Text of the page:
Another point to consider is that reducing the ratio of thermal power generation affected not only coal but also natural gas. The current 5th Strategic Energy Plan apparently advocates a “shift to natural gas,” but it actually predicts that natural gas demand will shrink by more than 20% by FY2030 compared to 2018 when the plan was formulated, thus putting a damper on this “shift to natural gas.”

When formulating the 6th Strategic Energy Plan, the ratio of liquefied natural gas (LNG) in the predicted FY2030 composition of power sources was further reduced to achieve consistency with the 46% reduction target for greenhouse gas emissions. More specifically, it was a reduction to 20%, which is 7% lower compared to the 5th Strategic Energy Plan. Meanwhile, unlike the case of coal, the natural gas ratio in the FY2030 prediction for primary energy usage composition was kept at 18%. The argument is that the use of natural gas is shrinking in power generation, while it is expanding in non-power areas. This argument may be considered correct if we consider how differences in CO2 emissions per unit of heat can lead to a greenhouse gas emissions reduction effect through the fuel shift from oil and coal to natural gas in the period leading up to 2030.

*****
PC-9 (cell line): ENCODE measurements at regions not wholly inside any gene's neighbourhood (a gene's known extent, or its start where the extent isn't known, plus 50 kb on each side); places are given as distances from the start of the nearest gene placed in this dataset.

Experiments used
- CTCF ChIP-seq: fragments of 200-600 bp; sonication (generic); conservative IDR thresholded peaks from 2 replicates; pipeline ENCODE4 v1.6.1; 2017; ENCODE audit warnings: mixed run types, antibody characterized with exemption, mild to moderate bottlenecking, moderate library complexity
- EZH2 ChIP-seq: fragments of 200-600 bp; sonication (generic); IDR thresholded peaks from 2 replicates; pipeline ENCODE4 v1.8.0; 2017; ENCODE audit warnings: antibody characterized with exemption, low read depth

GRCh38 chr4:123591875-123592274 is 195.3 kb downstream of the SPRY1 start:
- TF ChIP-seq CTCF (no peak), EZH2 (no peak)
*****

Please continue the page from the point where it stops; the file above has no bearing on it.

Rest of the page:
However, there is one fact that we must not overlook here. It is that although the ratio was kept the same because of a considerable downward adjustment of the overall prediction for the amount of primary energy supply in the 6th Strategic Energy Plan, the predicted annual natural gas demand for FY2030 has gone down to less than 55 million tons, which is 8 million tons less than in the 5th Strategic Energy Plan.

This will inevitably have a negative impact on LNG procurement. Amid intensifying competition over LNG in the world, rival countries will likely point to the contents of Japan’s 6th Strategic Energy Plan to gas-producing countries to gain a competitive advantage over Japan in LNG procurement. That is, there is a major risk that the 6th Strategic Energy Plan makes the future of natural gas in Japan even bleaker. This might perhaps be considered the biggest problem with the 6th Strategic Energy Plan.

If there is a negative effect on LNG procurement, this will not simply create obstacles for stable energy supply. It will also have a bad effect on the important reduction of greenhouse gas emissions. This is because, as I already mentioned, “differences in CO2 emissions per unit of heat can lead to a greenhouse gas emissions reduction effect through the fuel shift from oil and coal to natural gas in the period leading up to 2030.”